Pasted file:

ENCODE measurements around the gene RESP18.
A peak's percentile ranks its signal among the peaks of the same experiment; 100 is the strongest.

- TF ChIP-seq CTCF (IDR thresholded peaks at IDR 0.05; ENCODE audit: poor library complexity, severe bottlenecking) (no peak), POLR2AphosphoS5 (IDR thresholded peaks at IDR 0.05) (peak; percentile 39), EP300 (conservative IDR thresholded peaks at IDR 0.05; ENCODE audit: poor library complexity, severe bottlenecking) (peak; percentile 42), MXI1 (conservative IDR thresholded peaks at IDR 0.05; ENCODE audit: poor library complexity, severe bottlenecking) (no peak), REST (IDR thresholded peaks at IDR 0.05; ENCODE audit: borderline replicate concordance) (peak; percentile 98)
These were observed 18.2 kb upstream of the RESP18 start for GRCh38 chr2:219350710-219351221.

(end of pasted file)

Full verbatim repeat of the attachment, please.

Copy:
ENCODE measurements around the gene RESP18.
A peak's percentile ranks its signal among the peaks of the same experiment; 100 is the strongest.

- TF ChIP-seq CTCF (IDR thresholded peaks at IDR 0.05; ENCODE audit: poor library complexity, severe bottlenecking) (no peak), POLR2AphosphoS5 (IDR thresholded peaks at IDR 0.05) (peak; percentile 39), EP300 (conservative IDR thresholded peaks at IDR 0.05; ENCODE audit: poor library complexity, severe bottlenecking) (peak; percentile 42), MXI1 (conservative IDR thresholded peaks at IDR 0.05; ENCODE audit: poor library complexity, severe bottlenecking) (no peak), REST (IDR thresholded peaks at IDR 0.05; ENCODE audit: borderline replicate concordance) (peak; percentile 98)
These were observed 18.2 kb upstream of the RESP18 start for GRCh38 chr2:219350710-219351221.